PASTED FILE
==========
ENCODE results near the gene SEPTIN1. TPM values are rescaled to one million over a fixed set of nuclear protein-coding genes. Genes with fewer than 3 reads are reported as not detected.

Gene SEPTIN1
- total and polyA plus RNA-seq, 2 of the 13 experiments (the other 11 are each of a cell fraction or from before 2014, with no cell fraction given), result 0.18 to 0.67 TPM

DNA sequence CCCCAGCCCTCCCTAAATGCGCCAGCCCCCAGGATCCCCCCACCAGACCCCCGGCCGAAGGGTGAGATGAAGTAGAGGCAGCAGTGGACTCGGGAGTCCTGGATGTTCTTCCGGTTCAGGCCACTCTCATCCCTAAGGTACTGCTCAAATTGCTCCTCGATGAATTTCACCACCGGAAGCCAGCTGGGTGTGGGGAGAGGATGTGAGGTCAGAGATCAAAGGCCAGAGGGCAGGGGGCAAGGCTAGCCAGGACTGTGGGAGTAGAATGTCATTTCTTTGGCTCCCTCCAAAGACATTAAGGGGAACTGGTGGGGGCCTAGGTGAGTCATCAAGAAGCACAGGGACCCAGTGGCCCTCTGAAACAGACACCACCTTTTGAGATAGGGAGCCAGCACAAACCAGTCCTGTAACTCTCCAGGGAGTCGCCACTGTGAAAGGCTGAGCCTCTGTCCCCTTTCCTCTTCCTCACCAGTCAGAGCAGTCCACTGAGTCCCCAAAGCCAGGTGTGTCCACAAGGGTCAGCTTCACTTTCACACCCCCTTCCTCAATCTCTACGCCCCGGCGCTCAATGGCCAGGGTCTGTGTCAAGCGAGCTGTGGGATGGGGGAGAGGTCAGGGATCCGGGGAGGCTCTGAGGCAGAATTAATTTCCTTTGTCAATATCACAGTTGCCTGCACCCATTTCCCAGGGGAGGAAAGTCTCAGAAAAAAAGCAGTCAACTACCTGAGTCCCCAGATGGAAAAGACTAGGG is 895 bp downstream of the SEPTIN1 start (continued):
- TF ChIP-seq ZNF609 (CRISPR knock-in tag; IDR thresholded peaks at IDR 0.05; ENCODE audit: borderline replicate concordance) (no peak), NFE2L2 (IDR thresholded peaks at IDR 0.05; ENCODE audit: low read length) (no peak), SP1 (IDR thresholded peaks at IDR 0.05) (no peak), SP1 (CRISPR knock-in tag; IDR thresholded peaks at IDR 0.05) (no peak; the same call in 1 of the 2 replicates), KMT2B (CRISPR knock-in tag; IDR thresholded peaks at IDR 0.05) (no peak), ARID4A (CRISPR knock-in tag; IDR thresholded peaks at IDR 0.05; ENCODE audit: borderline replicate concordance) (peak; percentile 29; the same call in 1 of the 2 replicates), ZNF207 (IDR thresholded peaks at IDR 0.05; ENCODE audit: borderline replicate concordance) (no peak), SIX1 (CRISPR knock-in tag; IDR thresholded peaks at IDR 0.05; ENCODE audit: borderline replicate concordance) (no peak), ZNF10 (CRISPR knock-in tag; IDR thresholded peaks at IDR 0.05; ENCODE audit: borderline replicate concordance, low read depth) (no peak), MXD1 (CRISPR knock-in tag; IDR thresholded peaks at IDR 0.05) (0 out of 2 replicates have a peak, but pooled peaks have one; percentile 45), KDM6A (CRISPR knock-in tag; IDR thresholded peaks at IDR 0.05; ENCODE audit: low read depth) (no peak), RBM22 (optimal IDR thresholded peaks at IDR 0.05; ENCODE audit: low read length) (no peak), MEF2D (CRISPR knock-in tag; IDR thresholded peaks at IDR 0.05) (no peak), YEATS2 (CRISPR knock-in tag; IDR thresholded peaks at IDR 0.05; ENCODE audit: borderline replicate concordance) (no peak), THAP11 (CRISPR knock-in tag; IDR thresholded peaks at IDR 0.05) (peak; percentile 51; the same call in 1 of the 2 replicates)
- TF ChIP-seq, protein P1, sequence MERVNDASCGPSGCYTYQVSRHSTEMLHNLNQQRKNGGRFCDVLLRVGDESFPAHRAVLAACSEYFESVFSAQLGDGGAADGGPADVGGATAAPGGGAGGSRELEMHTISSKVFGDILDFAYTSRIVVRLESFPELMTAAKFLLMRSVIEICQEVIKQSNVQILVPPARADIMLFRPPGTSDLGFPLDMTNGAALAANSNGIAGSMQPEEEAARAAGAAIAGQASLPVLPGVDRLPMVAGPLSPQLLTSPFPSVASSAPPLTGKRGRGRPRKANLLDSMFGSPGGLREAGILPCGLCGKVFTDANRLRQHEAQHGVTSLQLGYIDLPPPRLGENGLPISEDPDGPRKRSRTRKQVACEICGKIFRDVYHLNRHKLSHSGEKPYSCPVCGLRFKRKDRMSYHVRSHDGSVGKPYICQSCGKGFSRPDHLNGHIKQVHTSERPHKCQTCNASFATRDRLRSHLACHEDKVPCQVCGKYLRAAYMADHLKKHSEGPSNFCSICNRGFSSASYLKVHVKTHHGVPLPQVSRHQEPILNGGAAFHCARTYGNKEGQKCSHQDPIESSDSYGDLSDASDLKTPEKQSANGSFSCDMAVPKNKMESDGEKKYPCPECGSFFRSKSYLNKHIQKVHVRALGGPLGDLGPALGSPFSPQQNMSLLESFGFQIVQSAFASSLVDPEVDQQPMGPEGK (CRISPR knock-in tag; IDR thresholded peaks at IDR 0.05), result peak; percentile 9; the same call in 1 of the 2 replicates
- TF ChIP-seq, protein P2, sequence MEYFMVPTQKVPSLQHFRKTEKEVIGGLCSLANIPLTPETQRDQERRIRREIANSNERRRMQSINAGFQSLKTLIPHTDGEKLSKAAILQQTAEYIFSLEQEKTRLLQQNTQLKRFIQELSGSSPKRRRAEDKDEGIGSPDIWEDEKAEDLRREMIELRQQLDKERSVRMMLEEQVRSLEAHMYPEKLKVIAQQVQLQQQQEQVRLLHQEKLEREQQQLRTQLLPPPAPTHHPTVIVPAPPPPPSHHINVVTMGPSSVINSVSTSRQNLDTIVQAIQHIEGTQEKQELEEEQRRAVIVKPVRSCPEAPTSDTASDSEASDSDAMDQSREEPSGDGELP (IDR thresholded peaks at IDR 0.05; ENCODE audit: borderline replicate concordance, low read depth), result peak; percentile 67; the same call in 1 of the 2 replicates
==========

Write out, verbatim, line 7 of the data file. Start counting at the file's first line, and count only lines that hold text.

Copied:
- TF ChIP-seq, protein P2, sequence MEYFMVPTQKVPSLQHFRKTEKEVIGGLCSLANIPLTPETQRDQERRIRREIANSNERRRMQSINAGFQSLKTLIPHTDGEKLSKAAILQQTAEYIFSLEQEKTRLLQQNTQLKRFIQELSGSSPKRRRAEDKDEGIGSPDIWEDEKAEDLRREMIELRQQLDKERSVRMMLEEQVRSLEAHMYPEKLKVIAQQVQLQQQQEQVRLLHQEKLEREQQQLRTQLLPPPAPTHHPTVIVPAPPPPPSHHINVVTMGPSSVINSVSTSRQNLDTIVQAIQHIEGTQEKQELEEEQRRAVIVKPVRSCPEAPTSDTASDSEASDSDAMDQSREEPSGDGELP (IDR thresholded peaks at IDR 0.05; ENCODE audit: borderline replicate concordance, low read depth), result peak; percentile 67; the same call in 1 of the 2 replicates